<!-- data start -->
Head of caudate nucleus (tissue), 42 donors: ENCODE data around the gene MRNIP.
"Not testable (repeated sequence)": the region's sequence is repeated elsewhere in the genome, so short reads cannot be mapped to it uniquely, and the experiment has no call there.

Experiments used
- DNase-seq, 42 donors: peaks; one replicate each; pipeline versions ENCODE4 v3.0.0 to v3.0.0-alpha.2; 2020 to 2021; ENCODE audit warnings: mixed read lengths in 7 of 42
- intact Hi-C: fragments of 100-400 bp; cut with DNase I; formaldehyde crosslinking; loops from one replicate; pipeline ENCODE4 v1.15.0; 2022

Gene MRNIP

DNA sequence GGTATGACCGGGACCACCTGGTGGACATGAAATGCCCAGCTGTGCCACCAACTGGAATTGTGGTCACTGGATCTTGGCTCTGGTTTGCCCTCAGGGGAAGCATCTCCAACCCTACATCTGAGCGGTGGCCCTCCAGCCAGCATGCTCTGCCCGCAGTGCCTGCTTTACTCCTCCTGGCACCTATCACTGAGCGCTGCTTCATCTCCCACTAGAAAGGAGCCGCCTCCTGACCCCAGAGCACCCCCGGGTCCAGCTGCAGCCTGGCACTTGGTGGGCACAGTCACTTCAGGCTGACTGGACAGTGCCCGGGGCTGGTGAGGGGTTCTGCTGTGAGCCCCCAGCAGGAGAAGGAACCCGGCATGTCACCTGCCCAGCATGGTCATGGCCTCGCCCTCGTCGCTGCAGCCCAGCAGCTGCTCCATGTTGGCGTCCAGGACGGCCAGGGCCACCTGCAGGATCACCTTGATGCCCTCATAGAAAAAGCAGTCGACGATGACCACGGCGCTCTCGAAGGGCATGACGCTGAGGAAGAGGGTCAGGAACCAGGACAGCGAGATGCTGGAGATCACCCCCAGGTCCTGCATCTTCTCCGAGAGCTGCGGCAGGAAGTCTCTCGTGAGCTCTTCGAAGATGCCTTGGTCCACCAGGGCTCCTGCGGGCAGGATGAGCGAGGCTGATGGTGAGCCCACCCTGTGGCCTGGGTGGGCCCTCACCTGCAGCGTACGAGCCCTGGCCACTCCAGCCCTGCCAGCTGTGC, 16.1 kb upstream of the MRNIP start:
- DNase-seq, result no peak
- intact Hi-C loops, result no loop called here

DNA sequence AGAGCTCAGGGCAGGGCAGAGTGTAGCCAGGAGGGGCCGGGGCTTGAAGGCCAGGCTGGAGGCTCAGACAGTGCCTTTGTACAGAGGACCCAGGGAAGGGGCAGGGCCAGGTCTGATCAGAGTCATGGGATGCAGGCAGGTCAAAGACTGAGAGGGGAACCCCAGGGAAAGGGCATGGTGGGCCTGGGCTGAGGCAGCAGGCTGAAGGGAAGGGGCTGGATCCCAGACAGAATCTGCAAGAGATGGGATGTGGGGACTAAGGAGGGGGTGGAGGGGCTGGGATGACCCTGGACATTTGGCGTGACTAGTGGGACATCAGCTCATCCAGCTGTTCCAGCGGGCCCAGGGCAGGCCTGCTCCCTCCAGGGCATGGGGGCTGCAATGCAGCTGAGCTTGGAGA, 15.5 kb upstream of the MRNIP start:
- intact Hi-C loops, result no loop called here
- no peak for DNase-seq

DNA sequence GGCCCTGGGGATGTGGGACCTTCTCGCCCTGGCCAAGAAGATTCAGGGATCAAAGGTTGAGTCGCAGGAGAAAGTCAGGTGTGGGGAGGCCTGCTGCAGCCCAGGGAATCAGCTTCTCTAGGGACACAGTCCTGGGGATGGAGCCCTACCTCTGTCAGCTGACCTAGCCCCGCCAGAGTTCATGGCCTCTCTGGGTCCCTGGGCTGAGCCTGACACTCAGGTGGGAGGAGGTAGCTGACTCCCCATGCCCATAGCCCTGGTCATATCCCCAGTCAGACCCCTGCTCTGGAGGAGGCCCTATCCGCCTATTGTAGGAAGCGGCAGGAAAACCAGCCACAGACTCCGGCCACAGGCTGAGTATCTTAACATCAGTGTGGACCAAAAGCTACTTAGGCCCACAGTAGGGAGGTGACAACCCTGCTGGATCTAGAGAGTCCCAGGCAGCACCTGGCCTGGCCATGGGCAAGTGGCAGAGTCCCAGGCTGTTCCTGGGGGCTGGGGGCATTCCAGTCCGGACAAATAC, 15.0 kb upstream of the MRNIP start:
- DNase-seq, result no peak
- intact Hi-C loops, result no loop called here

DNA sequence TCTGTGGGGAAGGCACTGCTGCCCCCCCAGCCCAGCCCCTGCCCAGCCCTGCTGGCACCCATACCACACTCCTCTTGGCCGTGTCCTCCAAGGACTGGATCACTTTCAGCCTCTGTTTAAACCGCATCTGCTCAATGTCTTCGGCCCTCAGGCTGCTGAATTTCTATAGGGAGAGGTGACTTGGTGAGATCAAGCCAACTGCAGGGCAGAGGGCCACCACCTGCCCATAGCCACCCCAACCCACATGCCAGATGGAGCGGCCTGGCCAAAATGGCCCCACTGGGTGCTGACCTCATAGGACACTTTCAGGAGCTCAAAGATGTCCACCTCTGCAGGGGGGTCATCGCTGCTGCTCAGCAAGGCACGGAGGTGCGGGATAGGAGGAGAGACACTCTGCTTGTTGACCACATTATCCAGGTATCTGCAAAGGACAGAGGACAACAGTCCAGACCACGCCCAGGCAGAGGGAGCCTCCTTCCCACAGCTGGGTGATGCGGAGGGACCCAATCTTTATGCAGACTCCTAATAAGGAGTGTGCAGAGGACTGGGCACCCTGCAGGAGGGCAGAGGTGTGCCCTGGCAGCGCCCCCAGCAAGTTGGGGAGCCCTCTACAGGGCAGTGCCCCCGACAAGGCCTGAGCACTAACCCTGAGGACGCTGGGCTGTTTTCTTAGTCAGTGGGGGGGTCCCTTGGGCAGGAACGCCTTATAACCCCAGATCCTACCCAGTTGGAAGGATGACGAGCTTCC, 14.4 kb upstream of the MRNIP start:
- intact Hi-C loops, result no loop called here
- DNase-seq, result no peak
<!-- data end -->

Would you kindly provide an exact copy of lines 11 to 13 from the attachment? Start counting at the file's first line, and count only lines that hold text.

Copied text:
- intact Hi-C loops, result no loop called here
- no peak for DNase-seq

DNA sequence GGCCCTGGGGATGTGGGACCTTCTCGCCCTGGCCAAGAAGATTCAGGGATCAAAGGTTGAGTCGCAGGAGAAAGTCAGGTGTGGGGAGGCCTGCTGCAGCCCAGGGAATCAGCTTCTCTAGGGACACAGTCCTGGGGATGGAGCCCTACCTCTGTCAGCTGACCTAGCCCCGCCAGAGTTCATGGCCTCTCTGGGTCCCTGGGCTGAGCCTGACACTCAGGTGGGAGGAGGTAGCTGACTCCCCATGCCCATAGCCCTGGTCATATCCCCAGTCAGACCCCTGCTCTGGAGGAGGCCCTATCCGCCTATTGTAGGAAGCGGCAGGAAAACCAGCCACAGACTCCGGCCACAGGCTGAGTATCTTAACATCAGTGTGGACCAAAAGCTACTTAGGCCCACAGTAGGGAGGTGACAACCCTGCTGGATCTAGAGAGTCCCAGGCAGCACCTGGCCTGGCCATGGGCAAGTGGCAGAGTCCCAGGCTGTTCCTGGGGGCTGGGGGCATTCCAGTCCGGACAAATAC, 15.0 kb upstream of the MRNIP start: